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Little Tupper Lake - odd reverberating sounds

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  • #31
    That Damn farmer can't start his tractor! IT is a very low frequency, difficult to get a direction on it... and the sound carries. I have heard bitterns too, that is a cool sound, but it does not escalate and is not a pressure sort of thing!

    Thing is, it is so quiet in the Adirondacks, you hear more, and the effect is more pronounced. So they do sound different up there than down where I live.

    For those not familiar.


    Ruffed Grouse
    Explore millions of photos, audio recordings, and videos of birds and other animals; powered by Macaulay Library and eBird. The Macaulay Library collects, archives, and distributes wildlife media for research, education, and conservation.

    How the birds produce their unusual thrumming was a long-time mystery, solved only with the advent of wildlife cinematography.

    Owls can't hear this frequency or they too can't figure out where it is coming

    Out-wising the Owl

    Besides ruffing it out, another part of the elaborate mating ritual male Grouse perform is to bang out a drumming solo from an old rotting log in the forest. These prime drumming locations are highly sought after by males. Ideally, they?re about 15 inches off the ground, 20 to 40 feet long, and sitting under branches to foil would-be winged predators. Once they find a keeper, male Grouse will likely spend the remainder of their lives no farther than a 200 to 300 yard radius from that log.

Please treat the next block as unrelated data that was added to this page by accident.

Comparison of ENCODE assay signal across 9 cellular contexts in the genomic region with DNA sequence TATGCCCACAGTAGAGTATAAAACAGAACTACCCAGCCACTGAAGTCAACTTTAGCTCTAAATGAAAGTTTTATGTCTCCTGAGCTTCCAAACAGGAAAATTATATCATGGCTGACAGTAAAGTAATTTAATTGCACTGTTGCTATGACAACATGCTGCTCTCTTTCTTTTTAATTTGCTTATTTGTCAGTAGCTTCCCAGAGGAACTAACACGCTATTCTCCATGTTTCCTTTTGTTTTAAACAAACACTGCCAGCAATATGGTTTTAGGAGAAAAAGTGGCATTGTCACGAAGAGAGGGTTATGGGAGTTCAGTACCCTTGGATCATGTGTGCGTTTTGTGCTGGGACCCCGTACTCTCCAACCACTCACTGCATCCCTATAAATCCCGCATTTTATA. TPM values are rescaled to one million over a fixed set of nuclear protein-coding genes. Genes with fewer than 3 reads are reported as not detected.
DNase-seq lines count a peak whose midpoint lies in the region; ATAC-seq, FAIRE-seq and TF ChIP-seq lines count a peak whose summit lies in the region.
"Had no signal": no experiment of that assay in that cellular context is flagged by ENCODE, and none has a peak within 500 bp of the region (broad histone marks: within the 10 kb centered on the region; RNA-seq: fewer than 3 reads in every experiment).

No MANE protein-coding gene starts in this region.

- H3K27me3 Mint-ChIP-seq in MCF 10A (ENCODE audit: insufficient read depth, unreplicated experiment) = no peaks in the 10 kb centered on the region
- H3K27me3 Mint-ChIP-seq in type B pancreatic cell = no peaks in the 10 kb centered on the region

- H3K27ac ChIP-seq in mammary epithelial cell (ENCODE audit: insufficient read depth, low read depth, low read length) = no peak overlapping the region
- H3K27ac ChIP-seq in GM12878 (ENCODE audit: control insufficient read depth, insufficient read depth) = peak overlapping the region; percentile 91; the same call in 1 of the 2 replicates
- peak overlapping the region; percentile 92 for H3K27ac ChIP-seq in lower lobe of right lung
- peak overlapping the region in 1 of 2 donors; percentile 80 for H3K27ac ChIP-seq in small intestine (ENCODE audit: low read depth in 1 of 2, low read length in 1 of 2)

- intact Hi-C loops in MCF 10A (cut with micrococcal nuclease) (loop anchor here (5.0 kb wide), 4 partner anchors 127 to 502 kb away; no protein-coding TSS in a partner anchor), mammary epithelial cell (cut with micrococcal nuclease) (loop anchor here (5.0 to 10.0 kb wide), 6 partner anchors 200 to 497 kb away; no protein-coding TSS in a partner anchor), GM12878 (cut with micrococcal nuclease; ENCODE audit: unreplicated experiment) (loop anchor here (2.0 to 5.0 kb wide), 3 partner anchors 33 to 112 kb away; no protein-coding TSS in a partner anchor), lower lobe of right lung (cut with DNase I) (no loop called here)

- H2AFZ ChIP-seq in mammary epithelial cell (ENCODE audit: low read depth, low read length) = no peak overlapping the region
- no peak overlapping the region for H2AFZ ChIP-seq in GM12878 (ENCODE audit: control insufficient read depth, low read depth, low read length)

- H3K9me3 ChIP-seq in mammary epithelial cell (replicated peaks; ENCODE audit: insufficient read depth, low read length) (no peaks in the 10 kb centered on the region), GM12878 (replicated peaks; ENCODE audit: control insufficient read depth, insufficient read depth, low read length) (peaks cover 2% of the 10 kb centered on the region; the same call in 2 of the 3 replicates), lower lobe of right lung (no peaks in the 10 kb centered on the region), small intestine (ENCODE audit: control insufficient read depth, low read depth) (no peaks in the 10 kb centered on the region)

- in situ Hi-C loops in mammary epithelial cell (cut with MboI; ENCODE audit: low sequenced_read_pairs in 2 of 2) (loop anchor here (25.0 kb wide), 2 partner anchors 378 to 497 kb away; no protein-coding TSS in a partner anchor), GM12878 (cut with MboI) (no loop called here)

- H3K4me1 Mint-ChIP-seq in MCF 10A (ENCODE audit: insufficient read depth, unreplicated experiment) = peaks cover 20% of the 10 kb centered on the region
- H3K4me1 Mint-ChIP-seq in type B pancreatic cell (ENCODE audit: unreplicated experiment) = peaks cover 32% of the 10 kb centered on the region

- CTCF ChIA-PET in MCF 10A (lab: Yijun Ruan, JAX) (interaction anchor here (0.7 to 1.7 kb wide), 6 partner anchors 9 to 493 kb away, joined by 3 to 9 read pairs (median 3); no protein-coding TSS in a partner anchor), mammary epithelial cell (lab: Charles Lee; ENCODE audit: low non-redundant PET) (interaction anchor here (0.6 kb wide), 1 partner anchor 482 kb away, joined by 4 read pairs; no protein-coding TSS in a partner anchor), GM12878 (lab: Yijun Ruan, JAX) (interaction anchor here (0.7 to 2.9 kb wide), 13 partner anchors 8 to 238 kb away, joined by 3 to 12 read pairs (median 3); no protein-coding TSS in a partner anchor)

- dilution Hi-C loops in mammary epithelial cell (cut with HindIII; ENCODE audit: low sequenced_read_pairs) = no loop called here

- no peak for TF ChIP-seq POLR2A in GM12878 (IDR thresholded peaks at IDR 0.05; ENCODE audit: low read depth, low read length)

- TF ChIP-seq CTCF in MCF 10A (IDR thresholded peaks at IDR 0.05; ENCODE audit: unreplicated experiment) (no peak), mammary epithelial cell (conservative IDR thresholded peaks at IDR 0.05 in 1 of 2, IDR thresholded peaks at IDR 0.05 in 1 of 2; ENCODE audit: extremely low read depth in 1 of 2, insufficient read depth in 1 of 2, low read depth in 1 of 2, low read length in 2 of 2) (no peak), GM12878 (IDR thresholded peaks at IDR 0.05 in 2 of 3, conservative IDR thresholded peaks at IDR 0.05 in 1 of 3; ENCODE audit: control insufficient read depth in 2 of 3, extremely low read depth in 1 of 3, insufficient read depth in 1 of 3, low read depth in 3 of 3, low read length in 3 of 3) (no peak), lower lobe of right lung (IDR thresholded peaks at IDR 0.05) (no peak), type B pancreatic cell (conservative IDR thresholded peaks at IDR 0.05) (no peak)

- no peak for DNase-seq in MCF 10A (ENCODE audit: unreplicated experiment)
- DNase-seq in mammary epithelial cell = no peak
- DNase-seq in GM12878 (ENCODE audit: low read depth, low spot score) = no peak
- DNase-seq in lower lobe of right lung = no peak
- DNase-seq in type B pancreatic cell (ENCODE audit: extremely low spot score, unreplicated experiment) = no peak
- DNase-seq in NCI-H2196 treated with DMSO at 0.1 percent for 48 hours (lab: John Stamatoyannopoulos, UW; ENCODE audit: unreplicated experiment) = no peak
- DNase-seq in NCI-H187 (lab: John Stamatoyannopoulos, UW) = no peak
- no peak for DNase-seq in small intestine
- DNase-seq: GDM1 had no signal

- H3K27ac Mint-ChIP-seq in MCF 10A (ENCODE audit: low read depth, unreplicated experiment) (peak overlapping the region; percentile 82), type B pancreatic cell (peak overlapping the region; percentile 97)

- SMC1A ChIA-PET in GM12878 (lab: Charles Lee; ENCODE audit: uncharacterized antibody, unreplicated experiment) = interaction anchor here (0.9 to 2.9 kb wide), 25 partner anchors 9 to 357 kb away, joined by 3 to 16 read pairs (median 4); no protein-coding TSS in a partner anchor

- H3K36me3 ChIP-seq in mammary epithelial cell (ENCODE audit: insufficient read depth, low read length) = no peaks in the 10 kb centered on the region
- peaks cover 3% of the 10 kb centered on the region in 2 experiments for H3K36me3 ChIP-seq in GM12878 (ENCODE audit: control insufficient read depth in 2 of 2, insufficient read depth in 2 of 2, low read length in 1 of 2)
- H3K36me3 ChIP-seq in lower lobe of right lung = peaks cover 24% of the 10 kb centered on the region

It is a sound of such low frequency, it is almost felt more than heard. To the uninitiated, a male drumming routine can often be confused for a pesky chainsaw or lawn mower that just won?t start-up in the spring. The deep base notes start slowly, build to a crescendo, and slow down again towards the end. All this is done without banging on the log at all however. The entire routine is achieved by rapidly rotating his wings back-and-forth so that they create a series of miniature sonic booms that can travel a quarter mile or more. Not bad for a bird that barely tips the scales at a pound.
    This routine might seem like ringing the dinner bell for owls, but this surprisingly isn?t the case. Owls hear best in the high frequency range (think the squeaking of a mouse), and much less acutely at lower ranges. Grouse drumming is either so low that owls can?t hear it or the low-frequency long-wavelengths are too difficult for them to pinpoint."

    Note the description from above : "Felt rather than heard"
    Last edited by RichieC; 06-20-2022, 09:53 AM.